The game is in first person point-and-click format with 360 degree scrolling. Overall the presentation of the game will be quite familiar to anyone who has been playing French adventure games for the last few years.
I want to make a special mention of the music in this game. The fact that one of the main characters is a music hall singer provides one of the best pleasures in Jack. Several times you can take a break from your sleuthing and listen to some very well-performed songs (even better, the songs are performed by a major character!). Yan Volsy wrote the game’s effective score, and provided the music for the songs that don’t use traditional melodies. Djazia Satour does a beautiful job with the singing.
Okay, so we have a killer who may be Jack the Ripper stalking the streets of New York in 1901. So what’s not to like?
There’s a Buddhist saying, “Before enlightment, you chop wood and carry water. After enlightenment, you chop wood and carry water.” One of the points of this saying is that small things matter The problem with Jack is that when you play it, it feels like not enough small things mattered to the developers. There’s the inconsistency in the game’s very title. There’s the odd misspellings like “Pinkerten” and awkward translations like using the word “chronicle” when the far more appropriate choice would have been simply “story.” (I have trouble picturing even turn-of-the-last-century hard-boiled New York newspaper editors yelling at their reporters to hurry up and finish their “chronicles.”) There’s that neighborhood name, “The Lowside District.” There’s no such district in New York, and there wasn’t one in 1901 – and since the game was using real locations and street names, why not use real neighborhood names? And there’s the problem with The World Series, which figures prominently in the plot. Trouble is, the World Series didn’t exist in 1901.
More irritating is the fact that it can be very difficult sometimes to get the chapters to “close.” You find yourself trudging over and over through locations you’ve seen a dozen times, trying with increasing frustration to get that damn moon graphic to appear, signaling the fact that you’ve closed the chapter. This strikes me as just sloppy programming.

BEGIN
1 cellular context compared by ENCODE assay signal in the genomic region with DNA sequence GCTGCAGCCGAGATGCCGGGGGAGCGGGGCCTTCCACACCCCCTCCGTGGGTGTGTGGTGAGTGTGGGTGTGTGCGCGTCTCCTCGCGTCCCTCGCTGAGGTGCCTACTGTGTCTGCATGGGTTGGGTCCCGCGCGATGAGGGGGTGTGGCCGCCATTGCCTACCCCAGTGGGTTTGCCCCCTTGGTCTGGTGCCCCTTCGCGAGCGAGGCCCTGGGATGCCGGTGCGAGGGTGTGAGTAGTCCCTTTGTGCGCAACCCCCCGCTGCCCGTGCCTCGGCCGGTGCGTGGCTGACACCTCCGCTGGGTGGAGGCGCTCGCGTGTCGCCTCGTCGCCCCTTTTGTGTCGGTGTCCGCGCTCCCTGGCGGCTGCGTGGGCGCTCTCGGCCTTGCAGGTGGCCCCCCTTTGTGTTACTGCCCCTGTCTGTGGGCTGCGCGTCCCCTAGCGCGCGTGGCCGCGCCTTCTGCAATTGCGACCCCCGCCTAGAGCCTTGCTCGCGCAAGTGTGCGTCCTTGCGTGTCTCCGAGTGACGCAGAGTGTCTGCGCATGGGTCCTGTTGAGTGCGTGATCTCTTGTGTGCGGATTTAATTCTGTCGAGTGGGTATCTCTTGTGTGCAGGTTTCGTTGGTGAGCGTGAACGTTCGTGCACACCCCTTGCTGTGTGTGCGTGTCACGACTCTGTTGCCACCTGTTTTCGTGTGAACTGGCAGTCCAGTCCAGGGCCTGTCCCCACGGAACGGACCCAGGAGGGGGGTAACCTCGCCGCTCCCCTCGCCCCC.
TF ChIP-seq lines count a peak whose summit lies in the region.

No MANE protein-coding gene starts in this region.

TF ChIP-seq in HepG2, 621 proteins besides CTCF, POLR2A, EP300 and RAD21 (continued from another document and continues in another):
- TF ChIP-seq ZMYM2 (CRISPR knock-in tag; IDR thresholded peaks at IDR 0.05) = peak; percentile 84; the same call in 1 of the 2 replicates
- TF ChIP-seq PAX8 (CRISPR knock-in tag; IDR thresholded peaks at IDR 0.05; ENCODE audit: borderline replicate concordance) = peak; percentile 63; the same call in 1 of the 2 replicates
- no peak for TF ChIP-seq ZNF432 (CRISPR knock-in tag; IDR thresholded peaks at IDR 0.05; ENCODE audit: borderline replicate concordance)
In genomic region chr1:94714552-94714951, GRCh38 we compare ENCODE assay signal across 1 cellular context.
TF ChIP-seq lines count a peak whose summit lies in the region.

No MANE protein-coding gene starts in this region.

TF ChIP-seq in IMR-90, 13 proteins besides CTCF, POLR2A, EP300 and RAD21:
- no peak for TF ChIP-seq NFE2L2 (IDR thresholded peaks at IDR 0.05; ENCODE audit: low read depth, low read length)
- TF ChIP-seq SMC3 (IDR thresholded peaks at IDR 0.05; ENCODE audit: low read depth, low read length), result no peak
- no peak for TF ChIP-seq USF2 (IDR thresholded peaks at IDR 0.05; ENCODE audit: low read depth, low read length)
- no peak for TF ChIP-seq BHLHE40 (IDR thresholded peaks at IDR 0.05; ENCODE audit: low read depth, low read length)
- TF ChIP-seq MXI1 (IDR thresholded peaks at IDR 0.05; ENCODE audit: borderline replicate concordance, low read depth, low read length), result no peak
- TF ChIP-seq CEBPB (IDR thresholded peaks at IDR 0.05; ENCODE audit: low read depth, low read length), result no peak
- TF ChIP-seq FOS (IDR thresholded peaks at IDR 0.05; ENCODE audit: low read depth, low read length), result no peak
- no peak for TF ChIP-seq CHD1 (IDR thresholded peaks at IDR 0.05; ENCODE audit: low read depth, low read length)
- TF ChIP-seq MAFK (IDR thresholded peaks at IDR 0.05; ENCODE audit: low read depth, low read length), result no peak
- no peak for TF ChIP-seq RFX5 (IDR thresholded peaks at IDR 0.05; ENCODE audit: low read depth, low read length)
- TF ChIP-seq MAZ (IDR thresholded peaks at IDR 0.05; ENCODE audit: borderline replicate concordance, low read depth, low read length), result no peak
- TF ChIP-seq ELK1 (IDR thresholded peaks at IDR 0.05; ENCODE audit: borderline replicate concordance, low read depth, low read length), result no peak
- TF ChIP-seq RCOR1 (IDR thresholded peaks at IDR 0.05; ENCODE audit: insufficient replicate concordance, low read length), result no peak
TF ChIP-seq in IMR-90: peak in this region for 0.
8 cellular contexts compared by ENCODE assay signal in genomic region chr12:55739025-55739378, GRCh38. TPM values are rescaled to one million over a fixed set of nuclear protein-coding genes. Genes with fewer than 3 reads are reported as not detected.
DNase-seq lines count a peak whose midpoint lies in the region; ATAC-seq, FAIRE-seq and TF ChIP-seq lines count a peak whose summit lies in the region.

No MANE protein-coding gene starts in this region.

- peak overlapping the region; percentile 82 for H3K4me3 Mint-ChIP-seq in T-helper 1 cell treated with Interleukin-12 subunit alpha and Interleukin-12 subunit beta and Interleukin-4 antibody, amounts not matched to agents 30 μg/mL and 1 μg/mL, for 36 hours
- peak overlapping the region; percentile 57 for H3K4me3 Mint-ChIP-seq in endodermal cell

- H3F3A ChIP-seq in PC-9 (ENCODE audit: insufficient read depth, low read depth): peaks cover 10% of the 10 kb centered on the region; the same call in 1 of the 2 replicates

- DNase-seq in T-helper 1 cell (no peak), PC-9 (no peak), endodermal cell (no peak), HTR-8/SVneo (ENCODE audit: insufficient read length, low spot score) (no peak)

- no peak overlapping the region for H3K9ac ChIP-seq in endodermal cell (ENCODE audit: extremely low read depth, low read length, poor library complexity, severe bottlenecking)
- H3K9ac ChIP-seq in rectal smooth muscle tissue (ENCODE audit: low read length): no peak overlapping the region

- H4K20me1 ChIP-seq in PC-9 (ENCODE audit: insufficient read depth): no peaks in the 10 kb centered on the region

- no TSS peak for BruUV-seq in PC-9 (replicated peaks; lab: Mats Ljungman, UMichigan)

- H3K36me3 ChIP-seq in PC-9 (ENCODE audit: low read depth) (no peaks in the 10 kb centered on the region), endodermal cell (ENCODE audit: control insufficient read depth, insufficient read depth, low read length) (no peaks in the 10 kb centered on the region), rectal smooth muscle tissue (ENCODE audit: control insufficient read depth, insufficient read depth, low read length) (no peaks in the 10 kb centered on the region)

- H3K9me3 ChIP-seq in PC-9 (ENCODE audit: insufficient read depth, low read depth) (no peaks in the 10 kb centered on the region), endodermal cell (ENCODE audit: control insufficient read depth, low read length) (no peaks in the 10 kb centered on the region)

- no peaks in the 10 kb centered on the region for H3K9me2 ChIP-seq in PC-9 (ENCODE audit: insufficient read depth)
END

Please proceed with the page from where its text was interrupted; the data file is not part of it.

Even weirder, there’s this inexplicable attempt by the developers to link the Jack the Ripper character with Edgar Allen Poe’s “Raven.” At various crime scenes, your character sees an ominous raven and has a series of inscrutable hallucinations (which never add up to anything). At the end of the game the villain even quotes Poe’s famous poem. Uh,why? Poe never wrote about Jack the Ripper. He’s not associated with him in any way I have ever heard of. It would be one thing if the game had created an interesting fictional link between the two. Remember in Gabriel Knight 2, in which Jane Jensen brazenly dreamed up a relationship between Mad King Ludwig and Richard Wagner, resulting in an insane lost werewolf opera? This game doesn’t bother to do any of that dramaturgical heavy lifting. It just throws this silly raven at you, and the results are, well, puzzling.
Finally, the worst news is that, by the end of the game, the creators of Jack the Ripper betray their game’s best feature: its story. The game’s conclusion is a utter boondoggle, meaning all of the information you’ve so painstakingly gathered means absolutely nothing. It’s a serious disappointment after following an otherwise compelling, if somewhat shakily told, story.
Final Grade: C+
Pentium® III 500MHz (Pentium® IV 800MHz Recommended)
64MB Ram (128 MB Recommended)
16 MB Direct3D® Compatible Video Card (32 MB Recommended)
DirectX®7 Compatible Sound Card